Today, those rights are still driving the expansion. The following excerpt is from the Anadarko WEBSITE
Our November 23rd meeting was held on the eighth floor of the Division of Resources Building at 1313 Sherman St. Representing the Governor was Mike King, the Executive Director for the Colorado Department of Natural Resources and Ginny Brannon, the Assistant Director for Water and Energy. For purposes of clarity and brevity, Tony Corrado was our presenter and we followed his topic outline.
The discussion was broken into several components. The first part focused on why ECOGIG was there. Tony outlined just how much upheaval there had been recently in Elbert County due to the proposed expansion plans of the Elbert & Highway 86 Commercial Metropolitan District. Mr. King was very familiar with Elbert County struggles but seemed to be somewhat surprised at the notion that the proposed pipeline was anything more than a conduit for water from the Arkansas River into the county. It was a seemingly new piece of information that Karl Nyquist had designs on pumping groundwater out of Elbert County.
Mr. Corrado drove home the point that the people of Elbert County were concerned about potential groundwater contamination from what he referred to as "Fraccidents" (any contamination whether it relates to the drilling, storing, transportation or cleanup of petroleum products associated with the process of hydraulic fracturing drilling). In the opinion of ECOGIG leadership, the sudden interest in Elbert County water was most certainly a result of the pressure to supply water to large oil producers. Tony was very careful to point out to our hosts that while we were not unsympathetic to the State of Colorado's impending budgetary woes, that we were clearly siding with the growing number of citizens and environmental scientists who say that the benefits of gaining these natural resources are outweighed by the damage that is incurred in the extraction process.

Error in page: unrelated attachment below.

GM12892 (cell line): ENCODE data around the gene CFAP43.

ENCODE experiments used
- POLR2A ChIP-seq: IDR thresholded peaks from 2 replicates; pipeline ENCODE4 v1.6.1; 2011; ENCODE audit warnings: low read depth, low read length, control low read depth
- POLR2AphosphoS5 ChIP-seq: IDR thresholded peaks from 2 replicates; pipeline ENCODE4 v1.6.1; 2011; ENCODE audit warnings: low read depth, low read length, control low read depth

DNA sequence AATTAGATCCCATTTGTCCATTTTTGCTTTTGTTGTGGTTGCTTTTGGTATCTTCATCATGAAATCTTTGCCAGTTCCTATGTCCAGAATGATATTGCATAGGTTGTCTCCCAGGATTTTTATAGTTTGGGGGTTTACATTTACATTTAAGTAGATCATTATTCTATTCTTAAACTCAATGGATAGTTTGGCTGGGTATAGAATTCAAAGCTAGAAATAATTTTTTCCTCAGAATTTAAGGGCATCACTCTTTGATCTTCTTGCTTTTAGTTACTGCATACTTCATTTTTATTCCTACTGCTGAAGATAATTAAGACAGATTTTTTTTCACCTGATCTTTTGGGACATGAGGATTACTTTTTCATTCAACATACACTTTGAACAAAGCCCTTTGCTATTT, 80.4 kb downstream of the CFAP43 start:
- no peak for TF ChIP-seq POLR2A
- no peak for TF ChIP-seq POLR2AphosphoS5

"As an incentive to induce investors to build a transcontinental railway, The Pacific Railway Act of 1862 created the Union Pacific Railroad Company and granted the company fee and mineral interests along the corridor through which it passed. Subsequent amendments to the act granted "ten alternate sections per mile on each side of said railroad, on the line thereof, and within the limits of twenty miles on each side of said road ..."

Coal-discovered and developed along this land grant corridor-fueled the expansion of the West beginning in 1868. Today, coal is still being mined on the land grant, which supplies energy to produce electrical power to the region.

The world's largest deposit of trona, a mineral used to produce soda ash, is located along the land grant corridor, generating royalty and equity income.
by Robert Thomasson
Today Anadarko holds approximately 7.5 million acres of fee mineral rights from this original grant, located in Colorado, Wyoming and Utah. These lands contain significant resources of coal, trona, limestone, titanium, zeolite, oil shale and diamonds. The minerals group promotes the development of these resources, and manages the income and cash flow streams to help fund the growth of our oil and natural gas operations."